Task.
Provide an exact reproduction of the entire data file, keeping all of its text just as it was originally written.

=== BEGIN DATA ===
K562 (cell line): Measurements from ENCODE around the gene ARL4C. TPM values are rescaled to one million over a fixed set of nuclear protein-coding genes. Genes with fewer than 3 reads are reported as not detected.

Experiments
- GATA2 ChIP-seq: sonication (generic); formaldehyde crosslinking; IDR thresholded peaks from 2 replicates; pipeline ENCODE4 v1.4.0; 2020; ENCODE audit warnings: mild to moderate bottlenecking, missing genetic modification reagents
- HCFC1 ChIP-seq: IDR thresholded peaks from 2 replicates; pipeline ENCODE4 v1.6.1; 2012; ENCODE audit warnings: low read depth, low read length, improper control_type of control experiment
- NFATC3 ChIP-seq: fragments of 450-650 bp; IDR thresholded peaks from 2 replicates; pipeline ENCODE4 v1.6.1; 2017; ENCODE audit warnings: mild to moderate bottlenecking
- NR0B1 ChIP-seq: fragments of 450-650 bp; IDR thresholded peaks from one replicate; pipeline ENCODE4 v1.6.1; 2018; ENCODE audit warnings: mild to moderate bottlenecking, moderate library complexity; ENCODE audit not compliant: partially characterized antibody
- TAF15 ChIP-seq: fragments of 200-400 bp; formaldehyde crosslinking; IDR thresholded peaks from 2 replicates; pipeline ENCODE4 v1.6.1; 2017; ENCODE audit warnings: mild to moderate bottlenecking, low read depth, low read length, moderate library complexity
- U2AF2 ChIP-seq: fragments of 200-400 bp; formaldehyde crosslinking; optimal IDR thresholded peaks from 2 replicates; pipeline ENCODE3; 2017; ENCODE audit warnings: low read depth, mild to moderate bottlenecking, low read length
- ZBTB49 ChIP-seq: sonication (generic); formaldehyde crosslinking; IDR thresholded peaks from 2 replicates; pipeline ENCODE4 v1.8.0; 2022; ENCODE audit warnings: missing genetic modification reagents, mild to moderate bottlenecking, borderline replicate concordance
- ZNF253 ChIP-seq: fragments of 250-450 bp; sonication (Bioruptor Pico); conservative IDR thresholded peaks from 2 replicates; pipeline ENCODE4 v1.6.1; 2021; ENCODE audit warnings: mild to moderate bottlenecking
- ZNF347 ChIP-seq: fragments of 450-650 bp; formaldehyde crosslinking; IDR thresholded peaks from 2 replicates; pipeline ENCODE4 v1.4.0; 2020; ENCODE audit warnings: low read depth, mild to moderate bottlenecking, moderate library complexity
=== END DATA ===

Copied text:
K562 (cell line): Measurements from ENCODE around the gene ARL4C. TPM values are rescaled to one million over a fixed set of nuclear protein-coding genes. Genes with fewer than 3 reads are reported as not detected.

Experiments
- GATA2 ChIP-seq: sonication (generic); formaldehyde crosslinking; IDR thresholded peaks from 2 replicates; pipeline ENCODE4 v1.4.0; 2020; ENCODE audit warnings: mild to moderate bottlenecking, missing genetic modification reagents
- HCFC1 ChIP-seq: IDR thresholded peaks from 2 replicates; pipeline ENCODE4 v1.6.1; 2012; ENCODE audit warnings: low read depth, low read length, improper control_type of control experiment
- NFATC3 ChIP-seq: fragments of 450-650 bp; IDR thresholded peaks from 2 replicates; pipeline ENCODE4 v1.6.1; 2017; ENCODE audit warnings: mild to moderate bottlenecking
- NR0B1 ChIP-seq: fragments of 450-650 bp; IDR thresholded peaks from one replicate; pipeline ENCODE4 v1.6.1; 2018; ENCODE audit warnings: mild to moderate bottlenecking, moderate library complexity; ENCODE audit not compliant: partially characterized antibody
- TAF15 ChIP-seq: fragments of 200-400 bp; formaldehyde crosslinking; IDR thresholded peaks from 2 replicates; pipeline ENCODE4 v1.6.1; 2017; ENCODE audit warnings: mild to moderate bottlenecking, low read depth, low read length, moderate library complexity
- U2AF2 ChIP-seq: fragments of 200-400 bp; formaldehyde crosslinking; optimal IDR thresholded peaks from 2 replicates; pipeline ENCODE3; 2017; ENCODE audit warnings: low read depth, mild to moderate bottlenecking, low read length
- ZBTB49 ChIP-seq: sonication (generic); formaldehyde crosslinking; IDR thresholded peaks from 2 replicates; pipeline ENCODE4 v1.8.0; 2022; ENCODE audit warnings: missing genetic modification reagents, mild to moderate bottlenecking, borderline replicate concordance
- ZNF253 ChIP-seq: fragments of 250-450 bp; sonication (Bioruptor Pico); conservative IDR thresholded peaks from 2 replicates; pipeline ENCODE4 v1.6.1; 2021; ENCODE audit warnings: mild to moderate bottlenecking
- ZNF347 ChIP-seq: fragments of 450-650 bp; formaldehyde crosslinking; IDR thresholded peaks from 2 replicates; pipeline ENCODE4 v1.4.0; 2020; ENCODE audit warnings: low read depth, mild to moderate bottlenecking, moderate library complexity